Saturday, 10 June 2017

Read My Mind, Not My Lips

 What do chimps actually see when they look at a human face? According to recently published scientific research, the answer is they see the same thing we do. This week I read a press release in which are shown two images of the same man’s face: one is a straightforward photograph; the other is a print generated from the chimp’s brain waves. They are almost identical. The explanation of how brain waves can be tapped and extrapolated in this way was a little beyond my comprehension but assuming it’s not a hoax, the discovery could be very illuminating. Not only could it give us insight into how animals experience the world, but it could also make it possible to develop accurate mind-reading techniques – for humans as well as chimps.
Now, when you think of mind-reading you might be inclined to dwell on sinister applications, such as criminals acquiring your secret thoughts for the purpose of theft, extortion or worse. All they would have to do is kidnap you, wire your brain up to a reader and, hey presto, they have all your passwords or, more likely, the place where you wrote them down. Such a technique would be cleaner and more reliable than using violence to extract the information. The flip-side of the coin, of course, is that criminals could also be made to give up information, thereby making considerable savings within our judicial system.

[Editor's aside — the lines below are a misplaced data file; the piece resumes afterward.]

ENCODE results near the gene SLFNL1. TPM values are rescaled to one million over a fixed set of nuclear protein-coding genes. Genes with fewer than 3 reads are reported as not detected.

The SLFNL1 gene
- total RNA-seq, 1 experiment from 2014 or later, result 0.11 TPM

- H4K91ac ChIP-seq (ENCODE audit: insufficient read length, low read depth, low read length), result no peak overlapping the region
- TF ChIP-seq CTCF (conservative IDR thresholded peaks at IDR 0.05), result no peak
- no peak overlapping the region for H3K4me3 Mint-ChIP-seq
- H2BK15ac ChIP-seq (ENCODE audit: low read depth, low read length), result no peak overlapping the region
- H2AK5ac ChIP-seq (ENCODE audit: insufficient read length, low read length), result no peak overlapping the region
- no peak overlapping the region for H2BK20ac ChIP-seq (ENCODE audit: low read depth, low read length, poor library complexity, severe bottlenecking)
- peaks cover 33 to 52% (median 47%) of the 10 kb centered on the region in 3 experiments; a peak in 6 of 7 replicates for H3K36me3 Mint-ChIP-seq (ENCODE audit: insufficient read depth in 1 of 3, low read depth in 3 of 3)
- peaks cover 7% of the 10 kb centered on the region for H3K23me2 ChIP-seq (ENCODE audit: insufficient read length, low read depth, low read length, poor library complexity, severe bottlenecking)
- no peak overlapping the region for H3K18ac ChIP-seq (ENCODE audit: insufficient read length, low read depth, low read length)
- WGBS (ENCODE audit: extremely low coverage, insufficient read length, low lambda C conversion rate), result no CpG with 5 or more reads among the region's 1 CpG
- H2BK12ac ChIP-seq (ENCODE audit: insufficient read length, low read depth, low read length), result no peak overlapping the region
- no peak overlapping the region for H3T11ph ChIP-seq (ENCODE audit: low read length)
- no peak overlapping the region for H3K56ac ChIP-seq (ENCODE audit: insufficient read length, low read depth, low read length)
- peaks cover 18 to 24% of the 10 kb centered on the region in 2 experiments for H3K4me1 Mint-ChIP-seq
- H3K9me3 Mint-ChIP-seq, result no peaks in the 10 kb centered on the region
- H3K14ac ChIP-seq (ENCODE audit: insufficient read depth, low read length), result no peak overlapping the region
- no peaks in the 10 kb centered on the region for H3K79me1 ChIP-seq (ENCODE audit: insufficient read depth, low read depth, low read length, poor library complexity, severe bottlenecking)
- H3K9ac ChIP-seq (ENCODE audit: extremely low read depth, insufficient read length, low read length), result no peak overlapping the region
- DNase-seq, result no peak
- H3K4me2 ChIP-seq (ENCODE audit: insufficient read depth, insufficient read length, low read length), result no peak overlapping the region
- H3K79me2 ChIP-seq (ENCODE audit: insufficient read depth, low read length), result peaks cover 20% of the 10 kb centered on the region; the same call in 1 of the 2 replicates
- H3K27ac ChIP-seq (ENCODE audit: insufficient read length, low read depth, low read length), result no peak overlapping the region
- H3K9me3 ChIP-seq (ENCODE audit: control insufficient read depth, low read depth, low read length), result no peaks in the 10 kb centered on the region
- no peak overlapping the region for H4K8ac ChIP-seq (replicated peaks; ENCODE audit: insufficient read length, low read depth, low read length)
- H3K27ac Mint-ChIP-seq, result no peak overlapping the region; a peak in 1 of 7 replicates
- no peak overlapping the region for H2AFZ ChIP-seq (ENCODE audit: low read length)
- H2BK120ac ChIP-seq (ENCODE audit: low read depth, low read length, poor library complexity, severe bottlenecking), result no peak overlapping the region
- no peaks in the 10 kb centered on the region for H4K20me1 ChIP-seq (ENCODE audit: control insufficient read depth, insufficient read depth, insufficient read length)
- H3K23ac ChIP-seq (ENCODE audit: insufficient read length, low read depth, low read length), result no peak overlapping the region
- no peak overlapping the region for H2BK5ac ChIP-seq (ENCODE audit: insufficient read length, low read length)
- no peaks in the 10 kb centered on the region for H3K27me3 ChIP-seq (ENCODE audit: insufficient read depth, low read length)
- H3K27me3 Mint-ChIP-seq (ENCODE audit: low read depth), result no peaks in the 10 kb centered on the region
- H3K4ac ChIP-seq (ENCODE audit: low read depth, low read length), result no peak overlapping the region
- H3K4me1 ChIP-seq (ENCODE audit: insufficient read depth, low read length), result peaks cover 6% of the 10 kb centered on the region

Moreover, there are other, everyday useful applications to consider. Take, for example, shopping. The likes of Amazon and Google, being in the business of anticipating what we might buy, constantly collect whatever data they can in order to assemble profiles of us as consumers. They do a pretty good job of anticipating our proclivities, but their algorithms can’t quite keep up – they tend to show us ads for lawnmowers long after we have actually made the purchase. What would they give for direct access to up-to-the-minute information regarding our purchasing intentions? How long will it be before, in return for some useful freebie that soon becomes indispensible to our daily lives, they persuade us to wire ourselves up to our laptops so that they can monitor our brain waves and fulfil our unspoken desires?
Actually, I would willingly have allowed myself to be so wired in a shop the other day when, during the course of trying to choose a pair of sunglasses I became overwhelmed by the range of styles on offer. A sales assistant, sensing my distress, offered to help and, because she looked old enough to empathise and spoke with a fetching Italian accent, I felt I would be in safe hands, unlikely to walk out of the store as a victim of the latest eyewear fashion. She cut through my indecision by persuading me that a particular pair fitted well and suited me. The price-tag was hefty but there was a discount on offer and, although I noticed the little logo on the lens I planned to peel it off later. The assistant congratulated me on my choice despite the fact that, strictly speaking, it was hers, not mine. (Had my actual purchase matched what was in my mind’s eye, it would have looked different and cost less.) All of which goes to show that a skilled and experienced sales assistant, whilst not having direct access to a customer’s brain waves, may still be able to assess them intuitively. In this case, she recognised that I was fed up with the process of choosing and keen to acquire sunglasses without further ado.
Since I bought them, the weather has been cloudy and rainy. Moreover, the logo on the lens is a permanent feature and the specs remain in their box while I consider whether I have the stomach for taking them back and starting all over again. 

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